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Personal challenge grant issued to help fund Dr. James Cameron’s dream of a Black Holocaust Museum

Milwaukee philanthropist and County Executive of Milwaukee County Chris Abele, personally issued a $100,000 challenge grant on January 8 to support the reopening of America’s Black Holocaust Museum (ABHM).

Located at 401 W. North Avenue in Milwaukee’s Bronzeville African American Cultural and Entertainment District, County Executive Abele’s grant will match dollar-for-dollar all donations and pledges made by February 25, 2019.

That day in particular is special. Falling within Black History Month, it is the 105th birthday of museum founder Dr. James Cameron, who passed away in 2006 at age 92. A donation or pledge would make a perfect birthday gift in honor of Dr. Cameron.

Donations will support the museum’s educational programming and operations. The new museum, which is projected to reopening soon, is a program of the Dr. James Cameron Legacy Foundation (DJCLF). County Executive Abele’s challenge grant is a catalyst to help raise the remaining $400,000 of DJCLF’s $1.5 million fundraising goal for 2018.

Like the original museum which operated from 1988 to 2008, the new ABHM will include exhibits on African people before captivity, the trans-Atlantic slave trade, auction blocks, the civil rights movement – both past and present, as well as local and national civil rights leaders. One of the primary goals of the museum is to share the under-told stories that are an integral part of U.S. history.

“I’m grateful to have the opportunity to support this amazing and important museum,” said County Executive Abele. “I truly believe that clarity and openness about this chapter of our nation’s history is more important now than it ever has been. Milwaukee will be a stronger community for both knowing that history and, in particular, celebrating Dr. Cameron’s courage and profound commitment – along with many other advocates and activists from diverse backgrounds – to repairing and healing our racial divisions.”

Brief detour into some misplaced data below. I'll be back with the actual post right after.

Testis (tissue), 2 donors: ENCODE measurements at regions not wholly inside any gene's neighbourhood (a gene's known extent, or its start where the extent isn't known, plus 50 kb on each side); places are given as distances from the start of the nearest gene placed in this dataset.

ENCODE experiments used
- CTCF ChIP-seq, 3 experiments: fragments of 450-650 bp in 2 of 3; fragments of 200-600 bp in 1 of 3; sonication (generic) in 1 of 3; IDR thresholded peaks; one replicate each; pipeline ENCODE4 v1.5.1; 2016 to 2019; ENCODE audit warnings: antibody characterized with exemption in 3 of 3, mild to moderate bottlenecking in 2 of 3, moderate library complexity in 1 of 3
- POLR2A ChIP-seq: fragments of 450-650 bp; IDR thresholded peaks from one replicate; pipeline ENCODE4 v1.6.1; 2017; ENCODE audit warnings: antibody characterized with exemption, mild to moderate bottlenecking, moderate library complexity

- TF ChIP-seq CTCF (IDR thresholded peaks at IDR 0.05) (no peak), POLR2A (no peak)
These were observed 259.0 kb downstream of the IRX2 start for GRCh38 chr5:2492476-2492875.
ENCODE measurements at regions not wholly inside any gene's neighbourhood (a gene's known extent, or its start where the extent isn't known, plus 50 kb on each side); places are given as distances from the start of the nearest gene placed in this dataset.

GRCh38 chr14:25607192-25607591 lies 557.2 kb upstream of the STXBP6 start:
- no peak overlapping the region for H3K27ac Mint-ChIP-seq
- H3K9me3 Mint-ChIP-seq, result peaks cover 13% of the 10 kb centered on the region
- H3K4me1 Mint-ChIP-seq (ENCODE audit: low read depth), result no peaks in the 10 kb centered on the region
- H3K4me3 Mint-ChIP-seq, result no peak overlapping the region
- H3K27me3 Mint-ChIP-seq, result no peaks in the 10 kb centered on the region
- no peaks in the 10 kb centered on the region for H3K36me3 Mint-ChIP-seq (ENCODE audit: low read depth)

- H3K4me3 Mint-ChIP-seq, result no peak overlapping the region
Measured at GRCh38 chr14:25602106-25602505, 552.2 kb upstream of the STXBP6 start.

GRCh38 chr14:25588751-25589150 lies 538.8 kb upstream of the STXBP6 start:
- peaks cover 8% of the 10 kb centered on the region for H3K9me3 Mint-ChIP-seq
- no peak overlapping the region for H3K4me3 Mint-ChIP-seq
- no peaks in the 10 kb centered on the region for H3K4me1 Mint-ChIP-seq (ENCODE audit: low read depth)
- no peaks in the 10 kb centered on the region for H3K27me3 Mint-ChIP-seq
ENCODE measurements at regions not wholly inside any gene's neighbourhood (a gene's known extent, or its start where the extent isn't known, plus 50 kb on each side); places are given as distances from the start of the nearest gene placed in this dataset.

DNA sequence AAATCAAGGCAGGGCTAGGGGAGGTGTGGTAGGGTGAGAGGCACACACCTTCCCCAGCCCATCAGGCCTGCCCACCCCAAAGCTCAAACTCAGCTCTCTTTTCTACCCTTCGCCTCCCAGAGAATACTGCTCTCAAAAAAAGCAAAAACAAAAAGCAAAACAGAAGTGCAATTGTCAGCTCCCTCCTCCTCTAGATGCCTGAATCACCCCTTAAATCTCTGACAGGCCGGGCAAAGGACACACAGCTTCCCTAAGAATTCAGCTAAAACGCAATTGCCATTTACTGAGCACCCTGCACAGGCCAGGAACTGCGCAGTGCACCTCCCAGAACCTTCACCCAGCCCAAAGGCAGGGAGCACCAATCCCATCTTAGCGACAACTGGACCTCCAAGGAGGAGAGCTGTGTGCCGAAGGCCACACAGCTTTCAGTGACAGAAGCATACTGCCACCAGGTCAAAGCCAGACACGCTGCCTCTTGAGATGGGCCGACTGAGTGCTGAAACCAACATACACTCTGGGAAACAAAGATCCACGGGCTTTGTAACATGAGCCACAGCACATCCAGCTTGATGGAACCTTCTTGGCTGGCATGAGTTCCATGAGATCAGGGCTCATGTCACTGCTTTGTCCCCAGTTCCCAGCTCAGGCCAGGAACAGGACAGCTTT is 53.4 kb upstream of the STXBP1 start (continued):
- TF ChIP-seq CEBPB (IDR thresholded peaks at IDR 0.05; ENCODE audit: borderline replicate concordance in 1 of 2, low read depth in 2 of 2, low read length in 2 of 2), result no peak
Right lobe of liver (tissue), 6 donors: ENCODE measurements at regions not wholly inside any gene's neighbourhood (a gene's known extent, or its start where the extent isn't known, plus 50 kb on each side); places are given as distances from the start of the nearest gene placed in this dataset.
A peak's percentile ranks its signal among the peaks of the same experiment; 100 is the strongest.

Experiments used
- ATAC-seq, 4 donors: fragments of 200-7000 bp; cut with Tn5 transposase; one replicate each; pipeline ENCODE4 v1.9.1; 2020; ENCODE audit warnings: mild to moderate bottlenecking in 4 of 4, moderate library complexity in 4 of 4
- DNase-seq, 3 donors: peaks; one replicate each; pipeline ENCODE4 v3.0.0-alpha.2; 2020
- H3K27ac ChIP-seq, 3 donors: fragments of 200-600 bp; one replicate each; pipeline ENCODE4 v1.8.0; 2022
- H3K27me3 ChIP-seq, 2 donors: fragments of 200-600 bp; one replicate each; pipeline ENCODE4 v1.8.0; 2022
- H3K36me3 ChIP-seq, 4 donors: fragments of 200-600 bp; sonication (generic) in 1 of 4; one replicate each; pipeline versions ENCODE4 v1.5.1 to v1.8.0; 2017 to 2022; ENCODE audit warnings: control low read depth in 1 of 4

ABHM was founded in 1988 by Dr. James Cameron. He survived a brutal 1930 lynching in Marion, Indiana when he was just 16 years old. Dr. Cameron went on to devote his life to civil rights and promoting a just and peaceful society. He founded ABHM to teach others about the forgotten history and harmful legacy of slavery, as well as promote racial repair, reconciliation, and healing.

Until 2008, ABHM was a beloved cultural institution that welcomed thousands of visitors from around the world, with an emphasis on young people from local schools and universities. The original museum closed two years after Dr. Cameron’s passing in 2006. The new museum is built upon the same footprint as its predecessor on the corner of Vel R. Phillips Avenue – formerly 4th Street – and North Avenue.

“It is my hope that this challenge grant inspires others, not only to help support this museum, but to re-dedicate themselves to the more just, equitable, and compassionate community that we all know Milwaukee can and must be,” County Executive Abele added.

The nonprofit Dr. James Cameron Legacy Foundation (DJCLF) was founded in 2012 by friends and supporters of Dr. James Cameron to continue his legacy. Its mission is to build public awareness of the harmful legacies of slavery in America and promote racial repair, reconciliation, and healing.

© Photo

Lee Matz and America’s Black Holocaust Museum (ABHM)

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